By 1981, a new form of electronic dance music was developing. This music, made using electronics, is a style of popular music commonly played in dance music nightclubs, radio stations, shows and raves. During its gradual decline in the late 1970s, disco became influenced by computerization. Looping, sampling and seguing as found in disco continued to be used as creative techniques within Trance music, Techno music, and especially House music.
Electronic dance music experienced a boom after the proliferation of personal computers in the 1980s, manifest in the dance element of Tony Wilson‘s Haçienda scene (in Manchester) and London clubs like Delirium,The Trip, and Shoom. The ongoing influence of Shoom can be seen in its 25th anniversary party, held at Cable Nightclub on 8th December 2012, which sold out in four days. The scene rapidly expanded to the Summer Of Love in Ibiza, which became the European capital of house and trance. Clubs likeSundissential and Manumission became household names with British, German and Italian tourists.
Many music genres that made use of electronic instruments developed into contemporary styles mainly due to the MIDI protocol, which enabled computers, synthesizers, sound cards, samplers, and drum machines to interact with each other and achieve the full synchronization of sounds. Electronic dance music is typically composed using computers andsynthesizers, and rarely has any physical instruments. Instead, this is replaced by digital or electronic sounds, with a 4/4 beat. Many producers of this kind of music however, such as Darren Tate and MJ Cole, were trained in classical music before they moved into the electronic medium.
Associated with dance music are usually commercial tracks that may not easily be categorized, such as “The Power” by Snap!, “No Limit” by 2 Unlimited, “Gonna Make You Sweat (Everybody Dance Now)” by C+C Music Factory, and the Beatmaster’s “Rok Da House” but the term “dance music” is applied to many forms of electronic music, both commercial and non-commercial.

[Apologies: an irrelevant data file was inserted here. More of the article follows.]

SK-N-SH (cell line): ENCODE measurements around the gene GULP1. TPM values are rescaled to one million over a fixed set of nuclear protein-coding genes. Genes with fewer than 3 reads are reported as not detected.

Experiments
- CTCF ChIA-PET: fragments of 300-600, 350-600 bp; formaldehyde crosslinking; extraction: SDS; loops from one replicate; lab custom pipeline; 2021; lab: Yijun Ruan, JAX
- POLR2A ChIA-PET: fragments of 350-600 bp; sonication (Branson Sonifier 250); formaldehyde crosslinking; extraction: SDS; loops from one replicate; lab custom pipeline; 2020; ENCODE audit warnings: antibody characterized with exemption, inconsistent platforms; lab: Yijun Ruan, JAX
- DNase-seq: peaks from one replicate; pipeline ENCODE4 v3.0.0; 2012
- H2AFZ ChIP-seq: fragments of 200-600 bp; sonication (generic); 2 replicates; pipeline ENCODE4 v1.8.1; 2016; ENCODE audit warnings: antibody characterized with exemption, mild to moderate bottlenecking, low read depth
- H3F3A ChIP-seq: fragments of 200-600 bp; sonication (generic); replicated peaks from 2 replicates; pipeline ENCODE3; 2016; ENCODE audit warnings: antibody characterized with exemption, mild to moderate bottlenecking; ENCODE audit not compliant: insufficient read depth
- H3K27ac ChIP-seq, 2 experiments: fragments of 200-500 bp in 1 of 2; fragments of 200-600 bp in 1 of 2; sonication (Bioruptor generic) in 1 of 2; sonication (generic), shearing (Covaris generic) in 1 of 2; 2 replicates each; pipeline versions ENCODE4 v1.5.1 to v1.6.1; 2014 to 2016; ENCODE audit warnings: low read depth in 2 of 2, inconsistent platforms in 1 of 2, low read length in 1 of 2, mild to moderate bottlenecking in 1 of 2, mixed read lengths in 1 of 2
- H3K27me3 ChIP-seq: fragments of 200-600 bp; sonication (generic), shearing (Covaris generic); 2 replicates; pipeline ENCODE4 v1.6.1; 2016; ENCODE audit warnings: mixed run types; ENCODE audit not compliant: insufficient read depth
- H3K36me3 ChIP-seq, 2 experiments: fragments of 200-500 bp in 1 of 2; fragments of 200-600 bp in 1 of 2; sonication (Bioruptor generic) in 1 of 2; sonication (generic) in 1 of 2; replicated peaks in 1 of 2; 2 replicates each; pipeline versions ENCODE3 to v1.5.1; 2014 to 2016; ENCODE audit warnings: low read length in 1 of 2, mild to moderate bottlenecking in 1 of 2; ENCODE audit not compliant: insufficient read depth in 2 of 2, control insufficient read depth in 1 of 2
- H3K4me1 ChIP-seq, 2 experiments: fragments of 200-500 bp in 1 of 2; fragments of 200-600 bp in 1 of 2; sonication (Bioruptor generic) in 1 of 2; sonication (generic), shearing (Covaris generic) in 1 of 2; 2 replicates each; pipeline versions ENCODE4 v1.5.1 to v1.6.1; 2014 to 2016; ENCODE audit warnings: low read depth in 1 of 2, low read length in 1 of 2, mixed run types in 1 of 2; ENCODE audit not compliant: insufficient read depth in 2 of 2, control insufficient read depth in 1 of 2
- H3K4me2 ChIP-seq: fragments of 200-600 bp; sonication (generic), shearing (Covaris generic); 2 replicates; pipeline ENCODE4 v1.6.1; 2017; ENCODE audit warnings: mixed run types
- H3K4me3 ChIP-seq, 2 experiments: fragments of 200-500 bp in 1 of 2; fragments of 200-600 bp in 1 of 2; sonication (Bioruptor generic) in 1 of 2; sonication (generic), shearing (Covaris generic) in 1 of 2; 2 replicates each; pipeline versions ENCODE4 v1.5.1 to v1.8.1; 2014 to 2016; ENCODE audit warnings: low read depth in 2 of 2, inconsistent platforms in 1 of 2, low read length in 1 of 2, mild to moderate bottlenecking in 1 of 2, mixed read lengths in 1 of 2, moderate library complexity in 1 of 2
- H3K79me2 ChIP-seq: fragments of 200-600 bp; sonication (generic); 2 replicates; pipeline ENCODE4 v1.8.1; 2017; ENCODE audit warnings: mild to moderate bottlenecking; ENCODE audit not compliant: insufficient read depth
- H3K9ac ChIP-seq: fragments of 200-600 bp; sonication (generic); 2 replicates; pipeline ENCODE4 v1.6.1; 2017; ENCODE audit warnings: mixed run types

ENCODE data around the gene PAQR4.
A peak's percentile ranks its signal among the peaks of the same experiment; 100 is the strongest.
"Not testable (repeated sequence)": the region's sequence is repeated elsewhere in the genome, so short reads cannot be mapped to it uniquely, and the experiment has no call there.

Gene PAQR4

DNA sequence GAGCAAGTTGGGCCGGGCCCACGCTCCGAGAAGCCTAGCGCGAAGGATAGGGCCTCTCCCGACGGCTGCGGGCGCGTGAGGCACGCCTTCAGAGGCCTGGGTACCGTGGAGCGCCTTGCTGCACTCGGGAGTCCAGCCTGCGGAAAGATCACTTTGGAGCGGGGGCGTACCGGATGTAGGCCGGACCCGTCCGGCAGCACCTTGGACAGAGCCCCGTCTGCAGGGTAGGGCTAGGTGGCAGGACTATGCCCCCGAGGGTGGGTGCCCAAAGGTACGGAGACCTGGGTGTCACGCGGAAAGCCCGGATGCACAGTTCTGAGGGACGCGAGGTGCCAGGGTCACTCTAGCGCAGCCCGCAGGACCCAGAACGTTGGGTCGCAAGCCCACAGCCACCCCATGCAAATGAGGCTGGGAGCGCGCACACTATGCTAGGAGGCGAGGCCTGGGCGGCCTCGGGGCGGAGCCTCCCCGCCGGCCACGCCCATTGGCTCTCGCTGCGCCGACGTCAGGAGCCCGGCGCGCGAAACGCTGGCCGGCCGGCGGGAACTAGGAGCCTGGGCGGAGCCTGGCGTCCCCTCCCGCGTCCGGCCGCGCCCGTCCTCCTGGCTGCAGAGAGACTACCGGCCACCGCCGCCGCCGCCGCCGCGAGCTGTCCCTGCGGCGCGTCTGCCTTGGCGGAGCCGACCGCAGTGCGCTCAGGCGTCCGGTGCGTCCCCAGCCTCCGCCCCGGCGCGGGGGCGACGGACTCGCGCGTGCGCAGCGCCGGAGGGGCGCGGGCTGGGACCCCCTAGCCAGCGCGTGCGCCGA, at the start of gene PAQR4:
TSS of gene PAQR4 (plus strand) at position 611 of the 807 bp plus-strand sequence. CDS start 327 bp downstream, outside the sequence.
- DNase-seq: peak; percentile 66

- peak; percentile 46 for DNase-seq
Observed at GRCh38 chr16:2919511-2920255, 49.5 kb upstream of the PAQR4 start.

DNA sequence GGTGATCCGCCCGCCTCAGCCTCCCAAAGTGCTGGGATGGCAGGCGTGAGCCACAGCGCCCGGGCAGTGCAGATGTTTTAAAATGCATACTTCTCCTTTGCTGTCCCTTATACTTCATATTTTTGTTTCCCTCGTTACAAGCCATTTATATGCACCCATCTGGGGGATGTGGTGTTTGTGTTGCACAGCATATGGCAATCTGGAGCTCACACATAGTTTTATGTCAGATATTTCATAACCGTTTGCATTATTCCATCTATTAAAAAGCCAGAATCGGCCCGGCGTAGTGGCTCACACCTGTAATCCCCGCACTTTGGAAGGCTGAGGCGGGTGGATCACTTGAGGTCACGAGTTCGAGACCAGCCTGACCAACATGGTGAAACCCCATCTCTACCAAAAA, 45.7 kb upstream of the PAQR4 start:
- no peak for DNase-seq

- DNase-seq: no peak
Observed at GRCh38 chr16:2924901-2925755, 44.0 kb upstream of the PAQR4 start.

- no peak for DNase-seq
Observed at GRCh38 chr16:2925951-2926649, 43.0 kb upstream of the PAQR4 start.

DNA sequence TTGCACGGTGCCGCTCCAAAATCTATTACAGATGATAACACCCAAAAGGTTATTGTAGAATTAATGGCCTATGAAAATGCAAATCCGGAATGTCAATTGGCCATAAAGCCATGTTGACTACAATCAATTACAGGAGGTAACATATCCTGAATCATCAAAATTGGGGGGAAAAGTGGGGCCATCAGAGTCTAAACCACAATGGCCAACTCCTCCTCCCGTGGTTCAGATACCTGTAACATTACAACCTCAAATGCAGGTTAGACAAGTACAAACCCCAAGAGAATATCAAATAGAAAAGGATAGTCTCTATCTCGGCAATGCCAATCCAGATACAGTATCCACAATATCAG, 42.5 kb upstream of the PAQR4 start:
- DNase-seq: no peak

Some of the most popular upbeat genres includes House, Techno, Drum & Bass, Jungle, Hardcore, Electronica, Industrial, Breakbeat, Trance, Psychedelic Trance, UK Garage, and Electro. There are also much slower styles, such as Downtempo, Chillout and Nu Jazz.
Many sub-genres of electronic dance music have evolved. Sub-genres of House include Acid House, Electro House, Hard House, Funky House, Deep House, Tribal House, Hip House, Tech House and US Garage. Sub-genres of Drum & Bass include Tech Step, Hard Step, Jump Up, Intelligent D&B/Atmospheric D&B, Liquid Funk, Sambass, Drum Funk,Neuro Funk and Ragga Jungle. Sub-genres of other styles include Progressive Breaks, Rave Breaks, Booty Bass, Goa Trance, Euro Trance, Hard Trance, Hardstyle, Minimal Techno, Gabber Techno, Breakcore, Broken Beat, Trip Hop, Folktronica and Glitch. Speed Garage, Breakstep, Bassline, Grime and the Reggae-inspired Dubstep are all sub-genres of UK Garage.